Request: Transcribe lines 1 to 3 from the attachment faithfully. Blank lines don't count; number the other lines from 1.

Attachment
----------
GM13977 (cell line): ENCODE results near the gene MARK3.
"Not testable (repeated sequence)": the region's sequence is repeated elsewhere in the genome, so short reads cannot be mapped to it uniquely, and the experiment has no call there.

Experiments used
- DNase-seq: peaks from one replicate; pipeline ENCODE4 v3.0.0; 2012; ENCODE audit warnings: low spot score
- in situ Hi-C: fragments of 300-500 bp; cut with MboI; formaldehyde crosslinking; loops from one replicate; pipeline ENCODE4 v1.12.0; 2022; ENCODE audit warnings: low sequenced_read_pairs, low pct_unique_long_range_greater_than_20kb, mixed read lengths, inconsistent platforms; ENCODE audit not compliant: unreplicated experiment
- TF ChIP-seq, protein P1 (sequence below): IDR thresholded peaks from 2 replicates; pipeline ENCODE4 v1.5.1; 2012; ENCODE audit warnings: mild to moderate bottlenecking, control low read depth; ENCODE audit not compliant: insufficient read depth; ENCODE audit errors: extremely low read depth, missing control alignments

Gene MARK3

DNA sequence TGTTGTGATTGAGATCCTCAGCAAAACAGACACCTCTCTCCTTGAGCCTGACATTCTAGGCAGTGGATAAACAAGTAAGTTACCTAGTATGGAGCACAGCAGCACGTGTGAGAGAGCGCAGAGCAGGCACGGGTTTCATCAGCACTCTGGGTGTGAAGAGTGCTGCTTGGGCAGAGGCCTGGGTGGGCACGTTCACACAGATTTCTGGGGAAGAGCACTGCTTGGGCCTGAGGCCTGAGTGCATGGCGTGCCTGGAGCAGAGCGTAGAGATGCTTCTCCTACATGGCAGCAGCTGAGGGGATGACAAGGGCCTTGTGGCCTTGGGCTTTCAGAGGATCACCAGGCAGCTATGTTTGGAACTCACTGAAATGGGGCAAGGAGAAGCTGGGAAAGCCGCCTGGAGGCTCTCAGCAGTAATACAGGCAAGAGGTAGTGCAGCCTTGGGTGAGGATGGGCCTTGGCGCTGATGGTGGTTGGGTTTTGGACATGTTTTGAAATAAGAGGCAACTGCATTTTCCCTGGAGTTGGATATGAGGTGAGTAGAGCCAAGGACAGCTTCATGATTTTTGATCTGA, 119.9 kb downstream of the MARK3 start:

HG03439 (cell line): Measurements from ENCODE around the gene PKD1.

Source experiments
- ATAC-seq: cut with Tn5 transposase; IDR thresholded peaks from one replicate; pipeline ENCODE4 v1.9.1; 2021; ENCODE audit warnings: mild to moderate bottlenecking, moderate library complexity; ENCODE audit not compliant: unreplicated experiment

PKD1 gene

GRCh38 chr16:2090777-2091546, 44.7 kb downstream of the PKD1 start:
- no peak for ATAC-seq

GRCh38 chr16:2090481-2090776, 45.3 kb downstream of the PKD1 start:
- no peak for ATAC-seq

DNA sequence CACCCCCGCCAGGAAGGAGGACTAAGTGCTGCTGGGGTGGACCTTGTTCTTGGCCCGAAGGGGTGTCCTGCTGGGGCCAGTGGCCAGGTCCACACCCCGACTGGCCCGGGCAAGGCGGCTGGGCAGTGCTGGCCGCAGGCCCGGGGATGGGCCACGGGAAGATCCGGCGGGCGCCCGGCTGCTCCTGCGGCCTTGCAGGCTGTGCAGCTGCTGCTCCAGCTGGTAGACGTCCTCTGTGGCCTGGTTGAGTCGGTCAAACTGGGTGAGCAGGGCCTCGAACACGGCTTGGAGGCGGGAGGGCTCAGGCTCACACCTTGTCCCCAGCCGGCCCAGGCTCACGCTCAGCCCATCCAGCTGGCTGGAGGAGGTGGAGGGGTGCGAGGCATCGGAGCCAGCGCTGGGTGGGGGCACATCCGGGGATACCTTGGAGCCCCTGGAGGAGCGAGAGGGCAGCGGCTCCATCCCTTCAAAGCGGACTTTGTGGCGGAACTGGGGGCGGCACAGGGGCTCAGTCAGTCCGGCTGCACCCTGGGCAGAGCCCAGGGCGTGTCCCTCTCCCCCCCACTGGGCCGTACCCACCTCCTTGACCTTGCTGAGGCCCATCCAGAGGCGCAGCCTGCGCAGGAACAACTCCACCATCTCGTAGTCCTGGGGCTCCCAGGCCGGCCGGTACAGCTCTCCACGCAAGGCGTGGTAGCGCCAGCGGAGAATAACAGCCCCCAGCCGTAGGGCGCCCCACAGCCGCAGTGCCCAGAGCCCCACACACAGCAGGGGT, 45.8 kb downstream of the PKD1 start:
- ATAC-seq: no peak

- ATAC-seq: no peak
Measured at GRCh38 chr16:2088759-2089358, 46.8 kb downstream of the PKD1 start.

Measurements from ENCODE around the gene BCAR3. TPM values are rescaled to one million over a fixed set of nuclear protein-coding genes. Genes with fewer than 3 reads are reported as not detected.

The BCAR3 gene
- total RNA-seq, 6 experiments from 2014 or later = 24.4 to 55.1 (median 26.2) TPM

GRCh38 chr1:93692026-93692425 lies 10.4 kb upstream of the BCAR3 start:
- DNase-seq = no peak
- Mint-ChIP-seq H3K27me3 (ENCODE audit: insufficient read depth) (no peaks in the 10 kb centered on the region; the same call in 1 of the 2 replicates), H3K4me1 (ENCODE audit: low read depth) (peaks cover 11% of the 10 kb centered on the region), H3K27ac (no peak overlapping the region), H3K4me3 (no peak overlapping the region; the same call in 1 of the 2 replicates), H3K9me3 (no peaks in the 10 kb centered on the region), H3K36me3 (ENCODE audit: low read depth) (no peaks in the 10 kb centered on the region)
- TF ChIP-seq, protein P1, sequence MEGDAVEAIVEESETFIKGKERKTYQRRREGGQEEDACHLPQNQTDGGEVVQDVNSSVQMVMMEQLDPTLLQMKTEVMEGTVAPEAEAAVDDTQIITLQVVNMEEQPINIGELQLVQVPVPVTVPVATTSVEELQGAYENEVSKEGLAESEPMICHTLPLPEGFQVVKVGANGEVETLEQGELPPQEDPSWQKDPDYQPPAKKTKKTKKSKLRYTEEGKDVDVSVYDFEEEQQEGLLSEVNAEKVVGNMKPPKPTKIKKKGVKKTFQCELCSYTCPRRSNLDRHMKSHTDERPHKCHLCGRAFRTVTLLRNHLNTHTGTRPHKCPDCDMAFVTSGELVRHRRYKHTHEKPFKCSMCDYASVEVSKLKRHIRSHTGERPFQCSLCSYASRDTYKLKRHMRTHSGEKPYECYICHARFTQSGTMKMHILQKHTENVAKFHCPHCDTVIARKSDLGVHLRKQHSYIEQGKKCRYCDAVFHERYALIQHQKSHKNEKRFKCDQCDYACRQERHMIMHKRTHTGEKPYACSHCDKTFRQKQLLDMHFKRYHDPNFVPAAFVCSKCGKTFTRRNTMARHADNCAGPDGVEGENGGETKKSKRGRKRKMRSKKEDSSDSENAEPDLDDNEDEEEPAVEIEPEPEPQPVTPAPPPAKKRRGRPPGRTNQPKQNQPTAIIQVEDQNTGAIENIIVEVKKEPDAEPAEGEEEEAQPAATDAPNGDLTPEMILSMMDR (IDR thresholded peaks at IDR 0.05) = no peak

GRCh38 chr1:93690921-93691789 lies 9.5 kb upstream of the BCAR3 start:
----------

GM13977 (cell line): ENCODE results near the gene MARK3.
"Not testable (repeated sequence)": the region's sequence is repeated elsewhere in the genome, so short reads cannot be mapped to it uniquely, and the experiment has no call there.

Experiments used